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Music Dump - Madonna's Gay Colonel Neglected Bjork's Female Masters Apprentices

Colonel Parker Managed Elvis' Career, But Was He A Killer On The Lam? by Mike Dash (Past Imperfect/Smithsonian): Basically, the single worst decision Elvis ever made was sticking with his manager, Colonel Tom Parker. Parker couldn't leave the country, saw Elvis as a money-making machine, and became addicted to gambling, and so we have Parker to blame for a lot of his dire sixties movies (and movie songs) and for Elvis's Vegas period. Of course, Colonel Tom Parker was not only not a Colonel, but he was also not actually named Tom Parker, and Mike Dash argues here that there is pretty good evidence that Parker was the prime suspect in a 1929 murder in the Netherlands, where he grew up.

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How Not To Write About Female Musicians: A Handy Guide by Maura Johnston (Village Voice): Another article pointing out the double standards of the record industry, of music writers -- women and men doing the same thing are often judged very differently. You've probably read them before, agreed with them before, etc. The thing that makes this one great is that it's simultaneously hilarious and illuminating, because Johnston's use of examples (and her expert use of snark) shows just how ridiculous some music writing is.

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Straight And Narrow: How Pop Lost Its Gay Edge by Alexis Petridis (The Guardian): "All rock and roll is homosexual" screamed the slogan on a Manic Street Preachers tune. And, let's face it, Little Richard fit right into rock and roll in the beginning. And pretty much every big sixties band was managed by a gay man -- from Brian Epstein to Kit Lambert. But these days, rock and roll is oh so very straight, argues Petridis. Is it because being gay is no longer 'edgy'? Or is it because being gay is still very taboo in England? After all, 90% of British teachers claim to have seen homophobic bullying.

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Too Legit: The Neglected Legacy Of Pop-Rap by Jonathan Bogart (Ace Terrier): Jonathan Bogart seems to have this burning desire to rehabilitate and argue for forms of music that have been (un)justly neglected by the critics, from angsty woman pop to Ke$ha. And here he finds a new target: pop-rap. MC Hammer, Vanilla Ice, etc. And argues that pop-rap was a gateway drug into hip-hop for perhaps even most hip-hop listeners, and that pop-rap should be celebrated for being the excellent party music that it is.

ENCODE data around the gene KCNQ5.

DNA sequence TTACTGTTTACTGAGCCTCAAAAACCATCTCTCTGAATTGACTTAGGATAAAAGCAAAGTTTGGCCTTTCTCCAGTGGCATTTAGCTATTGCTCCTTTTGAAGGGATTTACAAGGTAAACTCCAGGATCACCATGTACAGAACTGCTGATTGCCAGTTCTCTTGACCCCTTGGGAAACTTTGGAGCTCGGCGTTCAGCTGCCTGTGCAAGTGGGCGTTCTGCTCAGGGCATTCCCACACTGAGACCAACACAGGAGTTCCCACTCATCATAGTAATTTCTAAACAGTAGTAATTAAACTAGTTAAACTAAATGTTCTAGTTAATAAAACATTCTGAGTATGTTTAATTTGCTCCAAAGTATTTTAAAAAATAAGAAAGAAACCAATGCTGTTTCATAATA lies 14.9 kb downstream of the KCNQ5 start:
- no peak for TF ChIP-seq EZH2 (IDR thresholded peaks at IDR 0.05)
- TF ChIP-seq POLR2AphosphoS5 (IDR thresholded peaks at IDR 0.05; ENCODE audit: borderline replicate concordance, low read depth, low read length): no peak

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Icons: Jim Keays/Masters Apprentices by Aaron Curran (Mess+Noise): Keays has just recorded a snarling scuzzy garage rock album called Dirty Dirty with Davey Lane (form You Am I, etc). And in case you don't know who he is, he was the lead singer of the Masters Apprentices, one of the best Australian bands of the late 60s and early 70s, and a band that influenced the likes of the Hoodoo Gurus and Jet. Curran gets a potted history of Keays' life via the interview -- how he went from being a garage rock guy in Australia to the guy who sung "Because I Love You" to working with Keith Moon, and it's fascinating stuff. Here in Australia we don't get the same amount of exposure to Aussie rock history that you get in the UK or US with magazines like Mojo or Uncut, so it's good to see M+N rectifying that.

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Bjork's Big Bang by Nitsuh Abebe (New York Magazine): Here Nitsuh Abebe profiles/talks to Bjork, and the combination is, of course, fascinating to read. Abebe has a great eye for detail: "a couple weeks from now, an acquaintance will spot her on the street and say she looks like she’s dressed for a penguin’s funeral." And Bjork has great details.

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Madonna's "Girls Gone Wild" Induces Dread, Cultural Bewilderment by Tom Hawking (Flavorwire): Tom Hawking (a regular contributor to TheVine) rightfully identifies 'Girls Gone Wild' as the moment when Madonna totally and definitively jumps the shark. And, as Hawking identifies, you can ignore the unimaginative phoned-in lyrics, but you can't ignore how un-fun, how drab and depressing, a pop song this is. Katherine St. Asaph and Maura Johnston both find the song a bit awful too).

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The Beatles - "Help!" by Sally O'Rourke (No Hard Chords): I've heard 'Help!' a million times - the soundtrack to the movie it's the title track to was one of the first tapes I ever owned. And yet, it took until reading O'Rourke's piece until I noticed that 'Help!' comes across as a backward step for the Beatles at that time in their career - it's got the rollicking pop frenzy that characterises their Beatlemania period tunes, but it's from a couple of years later. But still, Lennon had discovered his inner pain by this point, and it really is the contrast between the pop frenzy and Lennon's inner pain which makes this one of their best tunes.

Tim Byron
profile of TimByron

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